Deficiencies in different steps of purine metabolism give rise to a number of human inherited disorders. Lesch-Nyhan syndrome is a severe neurological disorder, caused by a deficiency in the purine salvage enzyme hypoxanthine phosphoribosyltransferase (HPRT). HPRT-deficient mice have been generated, but have proved to be an unsuccessful model of the human disease. We have suggested that this may be due to a greater dependency in rodents on the other purine salvage enzyme, adenine phosphoribosyltransferase (APRT). We have generated an APRT-deficient mouse line by gene targeting, with a phenotype that closely resembled the symptoms of APRT deficiency in man. APRT null mice were viable, but 90% died prematurely before 6 months of age, displaying highly abnormal kidney morphology, with pathology characteristic of tubule obstruction. These mice have elevated urinary levels of adenine and 2,8-dihydroxyadenine, a highly insoluble adenine derivative, plus birefringent crystalline deposits and calculi within tubules throughout the kidney. A standard therapy for APRT-deficient human patients is the administration of the xanthine oxidase inhibitor, allopurinol. This has proved an effective therapy for APRT null mice, preventing accumulation of 2,8-dihydroxyadenine and much of the resultant renal obstruction, allowing us to establish a breeding line. We believe that these mice should provide a useful model for further study of APRT deficiency in humans. Furthermore, by generating APRT and HPRT double mutants, we will be able to test our hypothesis that both genes must be inactivated in mice before a model for Lesch-Nyhan syndrome can be obtained.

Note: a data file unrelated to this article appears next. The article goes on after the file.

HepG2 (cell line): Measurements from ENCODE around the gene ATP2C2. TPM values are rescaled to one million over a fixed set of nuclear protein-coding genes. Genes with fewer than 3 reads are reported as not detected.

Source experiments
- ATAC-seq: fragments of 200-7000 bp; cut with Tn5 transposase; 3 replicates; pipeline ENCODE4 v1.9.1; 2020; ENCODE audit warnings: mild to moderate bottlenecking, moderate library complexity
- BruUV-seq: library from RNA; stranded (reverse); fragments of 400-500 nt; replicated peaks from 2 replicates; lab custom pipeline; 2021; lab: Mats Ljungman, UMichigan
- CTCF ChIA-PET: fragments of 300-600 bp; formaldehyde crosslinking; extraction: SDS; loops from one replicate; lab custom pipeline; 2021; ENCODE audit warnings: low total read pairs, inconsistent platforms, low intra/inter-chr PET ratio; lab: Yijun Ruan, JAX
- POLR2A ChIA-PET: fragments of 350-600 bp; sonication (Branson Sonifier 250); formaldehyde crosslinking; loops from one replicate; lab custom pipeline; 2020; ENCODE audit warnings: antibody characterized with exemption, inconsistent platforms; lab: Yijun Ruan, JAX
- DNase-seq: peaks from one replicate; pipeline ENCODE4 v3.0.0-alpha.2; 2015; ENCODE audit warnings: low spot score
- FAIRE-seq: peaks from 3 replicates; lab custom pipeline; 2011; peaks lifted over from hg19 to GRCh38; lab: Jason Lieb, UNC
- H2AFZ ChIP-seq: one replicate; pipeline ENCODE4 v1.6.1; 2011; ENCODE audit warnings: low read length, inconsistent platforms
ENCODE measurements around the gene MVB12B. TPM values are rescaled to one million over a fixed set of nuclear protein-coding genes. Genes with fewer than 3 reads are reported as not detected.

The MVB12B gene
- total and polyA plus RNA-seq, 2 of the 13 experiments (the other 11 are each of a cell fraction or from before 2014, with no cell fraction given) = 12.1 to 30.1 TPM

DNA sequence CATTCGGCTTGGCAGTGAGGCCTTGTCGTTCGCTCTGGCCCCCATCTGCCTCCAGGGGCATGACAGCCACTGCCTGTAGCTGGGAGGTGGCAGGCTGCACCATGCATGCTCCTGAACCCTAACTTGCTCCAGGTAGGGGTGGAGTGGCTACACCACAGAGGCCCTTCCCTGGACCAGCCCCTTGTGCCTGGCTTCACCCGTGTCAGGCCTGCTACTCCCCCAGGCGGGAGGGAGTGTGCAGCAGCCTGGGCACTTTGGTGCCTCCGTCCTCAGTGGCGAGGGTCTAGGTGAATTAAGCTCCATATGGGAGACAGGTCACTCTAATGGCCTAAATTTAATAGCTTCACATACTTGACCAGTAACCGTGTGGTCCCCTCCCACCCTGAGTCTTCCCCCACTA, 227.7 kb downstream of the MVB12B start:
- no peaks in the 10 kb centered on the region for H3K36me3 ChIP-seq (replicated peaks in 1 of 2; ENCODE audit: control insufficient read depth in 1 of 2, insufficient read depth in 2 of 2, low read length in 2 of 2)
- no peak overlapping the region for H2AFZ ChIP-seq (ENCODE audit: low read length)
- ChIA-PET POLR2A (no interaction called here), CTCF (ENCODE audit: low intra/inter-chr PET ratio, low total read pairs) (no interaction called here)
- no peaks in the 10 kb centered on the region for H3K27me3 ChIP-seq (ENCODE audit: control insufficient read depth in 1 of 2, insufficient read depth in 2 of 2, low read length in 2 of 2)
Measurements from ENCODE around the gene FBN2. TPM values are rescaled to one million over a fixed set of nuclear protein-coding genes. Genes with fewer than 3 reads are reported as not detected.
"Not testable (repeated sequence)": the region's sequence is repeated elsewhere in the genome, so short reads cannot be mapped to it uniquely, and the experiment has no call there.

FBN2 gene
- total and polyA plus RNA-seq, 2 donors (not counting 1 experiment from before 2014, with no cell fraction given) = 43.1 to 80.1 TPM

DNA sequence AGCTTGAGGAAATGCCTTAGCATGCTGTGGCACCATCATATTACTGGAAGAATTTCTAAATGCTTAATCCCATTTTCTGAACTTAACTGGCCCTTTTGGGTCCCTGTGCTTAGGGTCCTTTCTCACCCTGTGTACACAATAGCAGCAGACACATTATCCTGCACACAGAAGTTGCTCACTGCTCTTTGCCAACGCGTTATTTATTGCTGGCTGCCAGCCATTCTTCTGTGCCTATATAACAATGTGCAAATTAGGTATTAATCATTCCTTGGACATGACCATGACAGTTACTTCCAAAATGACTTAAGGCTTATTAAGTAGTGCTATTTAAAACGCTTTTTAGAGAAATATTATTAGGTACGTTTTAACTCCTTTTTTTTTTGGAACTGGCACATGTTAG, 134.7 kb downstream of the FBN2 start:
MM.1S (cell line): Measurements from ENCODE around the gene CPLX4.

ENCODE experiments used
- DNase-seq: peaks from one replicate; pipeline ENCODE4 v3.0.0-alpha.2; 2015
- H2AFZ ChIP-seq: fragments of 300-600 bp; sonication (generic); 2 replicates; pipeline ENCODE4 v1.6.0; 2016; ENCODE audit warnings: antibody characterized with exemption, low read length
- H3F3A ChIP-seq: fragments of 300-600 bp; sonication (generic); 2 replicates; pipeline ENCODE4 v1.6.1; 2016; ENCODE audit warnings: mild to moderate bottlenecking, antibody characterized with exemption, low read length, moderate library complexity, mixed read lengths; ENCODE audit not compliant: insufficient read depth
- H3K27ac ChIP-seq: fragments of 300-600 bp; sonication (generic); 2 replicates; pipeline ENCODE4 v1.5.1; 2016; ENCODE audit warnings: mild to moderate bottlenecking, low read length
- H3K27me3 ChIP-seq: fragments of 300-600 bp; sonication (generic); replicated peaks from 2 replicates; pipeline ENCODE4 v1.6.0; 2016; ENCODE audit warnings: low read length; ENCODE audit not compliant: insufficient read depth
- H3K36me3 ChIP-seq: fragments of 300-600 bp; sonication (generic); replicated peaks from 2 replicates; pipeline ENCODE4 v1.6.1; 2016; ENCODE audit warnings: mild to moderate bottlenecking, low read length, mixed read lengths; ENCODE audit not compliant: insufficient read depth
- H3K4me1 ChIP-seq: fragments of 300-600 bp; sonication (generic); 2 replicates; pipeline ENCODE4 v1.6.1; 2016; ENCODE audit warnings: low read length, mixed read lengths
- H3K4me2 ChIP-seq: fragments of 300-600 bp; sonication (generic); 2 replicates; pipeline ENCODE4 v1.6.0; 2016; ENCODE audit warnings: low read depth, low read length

All Science Journal Classification (ASJC) codes
- Molecular Medicine
- Molecular Biology